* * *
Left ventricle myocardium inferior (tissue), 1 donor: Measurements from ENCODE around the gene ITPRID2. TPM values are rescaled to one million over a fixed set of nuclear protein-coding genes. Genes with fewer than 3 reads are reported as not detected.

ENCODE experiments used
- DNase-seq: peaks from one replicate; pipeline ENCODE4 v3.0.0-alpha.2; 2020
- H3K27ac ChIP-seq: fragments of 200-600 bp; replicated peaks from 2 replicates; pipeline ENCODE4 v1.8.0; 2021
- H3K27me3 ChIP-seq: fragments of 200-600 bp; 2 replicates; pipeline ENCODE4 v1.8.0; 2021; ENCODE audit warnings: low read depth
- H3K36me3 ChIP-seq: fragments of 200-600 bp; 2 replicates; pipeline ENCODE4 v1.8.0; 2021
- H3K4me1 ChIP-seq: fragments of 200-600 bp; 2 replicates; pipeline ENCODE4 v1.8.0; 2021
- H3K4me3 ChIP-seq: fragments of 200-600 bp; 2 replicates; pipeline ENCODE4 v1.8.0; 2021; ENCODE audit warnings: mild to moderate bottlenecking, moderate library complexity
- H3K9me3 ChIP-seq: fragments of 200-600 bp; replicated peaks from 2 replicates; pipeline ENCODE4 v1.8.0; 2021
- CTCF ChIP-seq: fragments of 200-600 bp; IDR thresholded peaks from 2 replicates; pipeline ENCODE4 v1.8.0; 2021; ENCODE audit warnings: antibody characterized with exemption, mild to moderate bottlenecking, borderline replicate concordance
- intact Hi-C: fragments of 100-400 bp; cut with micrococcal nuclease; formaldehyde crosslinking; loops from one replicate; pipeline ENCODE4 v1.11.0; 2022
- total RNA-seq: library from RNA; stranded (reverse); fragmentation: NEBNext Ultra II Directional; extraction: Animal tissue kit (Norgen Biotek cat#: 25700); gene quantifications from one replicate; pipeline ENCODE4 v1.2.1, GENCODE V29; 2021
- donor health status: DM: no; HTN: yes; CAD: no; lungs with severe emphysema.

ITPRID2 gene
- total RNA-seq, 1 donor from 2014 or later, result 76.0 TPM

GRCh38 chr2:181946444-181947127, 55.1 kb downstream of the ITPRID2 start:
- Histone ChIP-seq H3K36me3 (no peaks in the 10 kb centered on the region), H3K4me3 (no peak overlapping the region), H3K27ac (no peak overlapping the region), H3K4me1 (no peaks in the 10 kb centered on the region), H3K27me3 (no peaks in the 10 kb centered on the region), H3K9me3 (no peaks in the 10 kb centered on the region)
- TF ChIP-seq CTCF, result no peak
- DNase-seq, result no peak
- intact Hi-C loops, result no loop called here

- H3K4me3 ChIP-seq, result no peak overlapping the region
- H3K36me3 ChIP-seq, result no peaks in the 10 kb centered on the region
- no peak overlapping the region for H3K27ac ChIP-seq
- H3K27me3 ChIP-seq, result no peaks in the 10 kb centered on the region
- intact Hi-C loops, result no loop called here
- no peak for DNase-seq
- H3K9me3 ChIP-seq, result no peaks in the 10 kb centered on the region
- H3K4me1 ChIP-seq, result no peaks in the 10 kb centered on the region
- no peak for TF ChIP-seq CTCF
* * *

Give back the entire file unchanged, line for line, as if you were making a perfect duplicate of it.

Left ventricle myocardium inferior (tissue), 1 donor: Measurements from ENCODE around the gene ITPRID2. TPM values are rescaled to one million over a fixed set of nuclear protein-coding genes. Genes with fewer than 3 reads are reported as not detected.

ENCODE experiments used
- DNase-seq: peaks from one replicate; pipeline ENCODE4 v3.0.0-alpha.2; 2020
- H3K27ac ChIP-seq: fragments of 200-600 bp; replicated peaks from 2 replicates; pipeline ENCODE4 v1.8.0; 2021
- H3K27me3 ChIP-seq: fragments of 200-600 bp; 2 replicates; pipeline ENCODE4 v1.8.0; 2021; ENCODE audit warnings: low read depth
- H3K36me3 ChIP-seq: fragments of 200-600 bp; 2 replicates; pipeline ENCODE4 v1.8.0; 2021
- H3K4me1 ChIP-seq: fragments of 200-600 bp; 2 replicates; pipeline ENCODE4 v1.8.0; 2021
- H3K4me3 ChIP-seq: fragments of 200-600 bp; 2 replicates; pipeline ENCODE4 v1.8.0; 2021; ENCODE audit warnings: mild to moderate bottlenecking, moderate library complexity
- H3K9me3 ChIP-seq: fragments of 200-600 bp; replicated peaks from 2 replicates; pipeline ENCODE4 v1.8.0; 2021
- CTCF ChIP-seq: fragments of 200-600 bp; IDR thresholded peaks from 2 replicates; pipeline ENCODE4 v1.8.0; 2021; ENCODE audit warnings: antibody characterized with exemption, mild to moderate bottlenecking, borderline replicate concordance
- intact Hi-C: fragments of 100-400 bp; cut with micrococcal nuclease; formaldehyde crosslinking; loops from one replicate; pipeline ENCODE4 v1.11.0; 2022
- total RNA-seq: library from RNA; stranded (reverse); fragmentation: NEBNext Ultra II Directional; extraction: Animal tissue kit (Norgen Biotek cat#: 25700); gene quantifications from one replicate; pipeline ENCODE4 v1.2.1, GENCODE V29; 2021
- donor health status: DM: no; HTN: yes; CAD: no; lungs with severe emphysema.

ITPRID2 gene
- total RNA-seq, 1 donor from 2014 or later, result 76.0 TPM

GRCh38 chr2:181946444-181947127, 55.1 kb downstream of the ITPRID2 start:
- Histone ChIP-seq H3K36me3 (no peaks in the 10 kb centered on the region), H3K4me3 (no peak overlapping the region), H3K27ac (no peak overlapping the region), H3K4me1 (no peaks in the 10 kb centered on the region), H3K27me3 (no peaks in the 10 kb centered on the region), H3K9me3 (no peaks in the 10 kb centered on the region)
- TF ChIP-seq CTCF, result no peak
- DNase-seq, result no peak
- intact Hi-C loops, result no loop called here

- H3K4me3 ChIP-seq, result no peak overlapping the region
- H3K36me3 ChIP-seq, result no peaks in the 10 kb centered on the region
- no peak overlapping the region for H3K27ac ChIP-seq
- H3K27me3 ChIP-seq, result no peaks in the 10 kb centered on the region
- intact Hi-C loops, result no loop called here
- no peak for DNase-seq
- H3K9me3 ChIP-seq, result no peaks in the 10 kb centered on the region
- H3K4me1 ChIP-seq, result no peaks in the 10 kb centered on the region
- no peak for TF ChIP-seq CTCF